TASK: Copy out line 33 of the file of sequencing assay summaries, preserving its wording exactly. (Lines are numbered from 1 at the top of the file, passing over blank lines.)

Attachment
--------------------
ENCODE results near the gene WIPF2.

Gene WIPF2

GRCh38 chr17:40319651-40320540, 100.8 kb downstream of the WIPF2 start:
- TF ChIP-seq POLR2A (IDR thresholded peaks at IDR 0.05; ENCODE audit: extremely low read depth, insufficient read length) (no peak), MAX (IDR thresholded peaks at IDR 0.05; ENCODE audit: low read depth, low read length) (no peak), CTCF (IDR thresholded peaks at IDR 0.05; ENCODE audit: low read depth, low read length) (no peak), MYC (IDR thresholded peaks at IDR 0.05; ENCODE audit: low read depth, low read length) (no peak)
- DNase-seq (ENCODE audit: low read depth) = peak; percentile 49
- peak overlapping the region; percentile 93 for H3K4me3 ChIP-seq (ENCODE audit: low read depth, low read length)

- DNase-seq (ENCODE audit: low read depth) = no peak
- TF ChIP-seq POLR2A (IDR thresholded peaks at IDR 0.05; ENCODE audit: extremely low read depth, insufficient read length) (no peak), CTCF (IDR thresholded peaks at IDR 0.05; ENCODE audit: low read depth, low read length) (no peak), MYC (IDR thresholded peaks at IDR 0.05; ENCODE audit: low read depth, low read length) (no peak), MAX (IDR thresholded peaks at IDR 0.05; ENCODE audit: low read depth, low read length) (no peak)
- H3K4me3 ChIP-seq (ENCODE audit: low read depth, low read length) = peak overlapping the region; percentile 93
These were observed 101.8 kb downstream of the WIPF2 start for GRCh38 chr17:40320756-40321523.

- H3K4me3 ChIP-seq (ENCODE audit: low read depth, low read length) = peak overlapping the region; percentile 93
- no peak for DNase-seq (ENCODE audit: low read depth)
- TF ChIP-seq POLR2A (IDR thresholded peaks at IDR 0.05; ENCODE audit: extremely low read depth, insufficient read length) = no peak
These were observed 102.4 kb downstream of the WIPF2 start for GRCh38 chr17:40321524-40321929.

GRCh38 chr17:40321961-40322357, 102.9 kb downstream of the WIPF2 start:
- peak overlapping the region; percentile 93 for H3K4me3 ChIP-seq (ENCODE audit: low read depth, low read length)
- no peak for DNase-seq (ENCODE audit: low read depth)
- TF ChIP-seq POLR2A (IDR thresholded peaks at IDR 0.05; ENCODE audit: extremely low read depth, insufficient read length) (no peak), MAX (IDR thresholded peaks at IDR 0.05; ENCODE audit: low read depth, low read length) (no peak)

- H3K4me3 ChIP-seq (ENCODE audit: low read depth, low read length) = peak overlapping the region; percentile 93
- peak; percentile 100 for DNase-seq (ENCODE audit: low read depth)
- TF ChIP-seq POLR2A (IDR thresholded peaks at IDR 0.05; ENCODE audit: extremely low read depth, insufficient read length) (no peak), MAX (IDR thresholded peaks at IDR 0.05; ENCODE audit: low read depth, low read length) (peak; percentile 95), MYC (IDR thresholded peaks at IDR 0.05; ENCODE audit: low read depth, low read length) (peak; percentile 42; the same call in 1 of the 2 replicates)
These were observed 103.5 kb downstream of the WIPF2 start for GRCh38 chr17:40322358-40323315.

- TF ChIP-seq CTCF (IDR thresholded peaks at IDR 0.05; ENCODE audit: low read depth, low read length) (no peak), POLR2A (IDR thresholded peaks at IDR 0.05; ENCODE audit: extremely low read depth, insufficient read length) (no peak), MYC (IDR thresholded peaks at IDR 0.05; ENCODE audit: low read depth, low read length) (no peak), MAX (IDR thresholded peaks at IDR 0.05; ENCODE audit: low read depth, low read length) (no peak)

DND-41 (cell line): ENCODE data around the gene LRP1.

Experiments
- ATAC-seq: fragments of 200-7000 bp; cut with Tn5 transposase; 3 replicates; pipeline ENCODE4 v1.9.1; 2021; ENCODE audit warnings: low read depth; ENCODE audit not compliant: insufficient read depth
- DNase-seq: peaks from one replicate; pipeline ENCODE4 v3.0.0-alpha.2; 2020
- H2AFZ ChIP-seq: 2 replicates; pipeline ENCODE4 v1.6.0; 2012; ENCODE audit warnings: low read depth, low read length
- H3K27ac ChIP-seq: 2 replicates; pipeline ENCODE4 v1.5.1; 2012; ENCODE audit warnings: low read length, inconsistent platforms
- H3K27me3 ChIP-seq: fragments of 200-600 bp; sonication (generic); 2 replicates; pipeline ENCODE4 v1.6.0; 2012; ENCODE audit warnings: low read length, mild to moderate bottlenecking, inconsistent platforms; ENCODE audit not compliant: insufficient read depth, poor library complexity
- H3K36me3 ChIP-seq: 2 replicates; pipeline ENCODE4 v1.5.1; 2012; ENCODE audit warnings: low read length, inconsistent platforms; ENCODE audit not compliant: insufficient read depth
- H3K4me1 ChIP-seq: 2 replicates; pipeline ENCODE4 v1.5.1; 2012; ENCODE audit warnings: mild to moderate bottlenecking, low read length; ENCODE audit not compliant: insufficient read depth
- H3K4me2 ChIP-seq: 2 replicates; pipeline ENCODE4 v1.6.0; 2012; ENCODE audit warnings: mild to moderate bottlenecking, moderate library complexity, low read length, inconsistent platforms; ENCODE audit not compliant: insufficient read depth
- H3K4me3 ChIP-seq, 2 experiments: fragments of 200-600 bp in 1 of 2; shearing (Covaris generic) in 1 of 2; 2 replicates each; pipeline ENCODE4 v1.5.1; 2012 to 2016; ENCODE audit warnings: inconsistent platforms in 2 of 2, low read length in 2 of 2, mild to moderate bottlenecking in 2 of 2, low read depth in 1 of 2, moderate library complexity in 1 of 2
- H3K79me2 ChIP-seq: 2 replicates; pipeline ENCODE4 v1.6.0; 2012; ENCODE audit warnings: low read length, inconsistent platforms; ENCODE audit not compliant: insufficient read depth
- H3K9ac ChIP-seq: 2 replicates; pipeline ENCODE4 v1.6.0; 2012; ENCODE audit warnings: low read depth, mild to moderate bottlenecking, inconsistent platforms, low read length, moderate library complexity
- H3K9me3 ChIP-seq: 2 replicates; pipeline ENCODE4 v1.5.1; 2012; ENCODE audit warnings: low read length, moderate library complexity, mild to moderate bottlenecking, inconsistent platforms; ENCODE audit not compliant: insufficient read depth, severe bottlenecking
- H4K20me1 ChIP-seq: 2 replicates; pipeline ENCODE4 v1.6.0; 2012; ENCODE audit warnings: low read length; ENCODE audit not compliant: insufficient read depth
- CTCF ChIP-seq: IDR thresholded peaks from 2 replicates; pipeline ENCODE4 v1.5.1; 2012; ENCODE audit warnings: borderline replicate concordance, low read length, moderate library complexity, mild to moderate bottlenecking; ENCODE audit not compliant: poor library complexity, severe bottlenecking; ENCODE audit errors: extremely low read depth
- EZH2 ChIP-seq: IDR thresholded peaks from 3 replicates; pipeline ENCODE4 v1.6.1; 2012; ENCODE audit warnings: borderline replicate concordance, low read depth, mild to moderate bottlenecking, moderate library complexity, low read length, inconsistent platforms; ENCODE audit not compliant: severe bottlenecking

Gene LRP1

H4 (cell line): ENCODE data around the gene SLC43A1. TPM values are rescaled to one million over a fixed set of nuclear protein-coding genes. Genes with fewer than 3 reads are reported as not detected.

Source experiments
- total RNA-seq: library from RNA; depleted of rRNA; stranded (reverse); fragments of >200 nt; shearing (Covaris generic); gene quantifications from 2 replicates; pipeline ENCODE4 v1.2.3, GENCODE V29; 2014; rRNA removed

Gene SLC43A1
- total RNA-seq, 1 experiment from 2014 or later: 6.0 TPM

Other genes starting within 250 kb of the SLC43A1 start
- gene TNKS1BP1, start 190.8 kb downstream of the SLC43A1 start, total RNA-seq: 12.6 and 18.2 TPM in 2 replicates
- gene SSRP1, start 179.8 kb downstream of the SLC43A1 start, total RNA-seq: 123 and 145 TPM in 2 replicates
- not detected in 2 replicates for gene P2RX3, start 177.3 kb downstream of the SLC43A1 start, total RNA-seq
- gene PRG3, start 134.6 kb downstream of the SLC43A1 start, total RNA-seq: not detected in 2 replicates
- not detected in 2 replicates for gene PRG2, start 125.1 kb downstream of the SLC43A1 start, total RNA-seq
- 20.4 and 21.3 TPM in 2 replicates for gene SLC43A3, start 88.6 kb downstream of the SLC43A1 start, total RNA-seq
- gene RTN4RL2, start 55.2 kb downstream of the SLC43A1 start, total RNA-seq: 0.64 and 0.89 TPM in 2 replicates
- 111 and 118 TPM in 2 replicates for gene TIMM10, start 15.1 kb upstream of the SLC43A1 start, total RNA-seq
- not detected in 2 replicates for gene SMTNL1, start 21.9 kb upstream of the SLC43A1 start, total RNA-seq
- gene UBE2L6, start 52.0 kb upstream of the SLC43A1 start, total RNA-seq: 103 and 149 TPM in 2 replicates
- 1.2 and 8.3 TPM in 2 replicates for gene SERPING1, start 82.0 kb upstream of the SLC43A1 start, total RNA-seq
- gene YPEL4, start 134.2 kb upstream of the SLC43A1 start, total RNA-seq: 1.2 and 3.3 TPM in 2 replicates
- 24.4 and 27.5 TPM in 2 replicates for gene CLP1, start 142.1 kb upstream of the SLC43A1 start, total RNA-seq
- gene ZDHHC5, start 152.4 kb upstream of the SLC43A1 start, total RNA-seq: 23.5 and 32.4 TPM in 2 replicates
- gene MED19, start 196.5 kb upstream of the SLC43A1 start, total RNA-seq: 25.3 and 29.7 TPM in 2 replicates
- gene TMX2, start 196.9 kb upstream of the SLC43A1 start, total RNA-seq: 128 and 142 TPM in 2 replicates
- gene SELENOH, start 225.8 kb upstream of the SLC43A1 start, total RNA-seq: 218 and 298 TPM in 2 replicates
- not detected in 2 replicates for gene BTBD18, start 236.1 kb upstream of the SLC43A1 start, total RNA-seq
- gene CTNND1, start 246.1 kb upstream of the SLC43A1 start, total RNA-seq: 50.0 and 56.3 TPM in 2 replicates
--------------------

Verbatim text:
- H3K4me2 ChIP-seq: 2 replicates; pipeline ENCODE4 v1.6.0; 2012; ENCODE audit warnings: mild to moderate bottlenecking, moderate library complexity, low read length, inconsistent platforms; ENCODE audit not compliant: insufficient read depth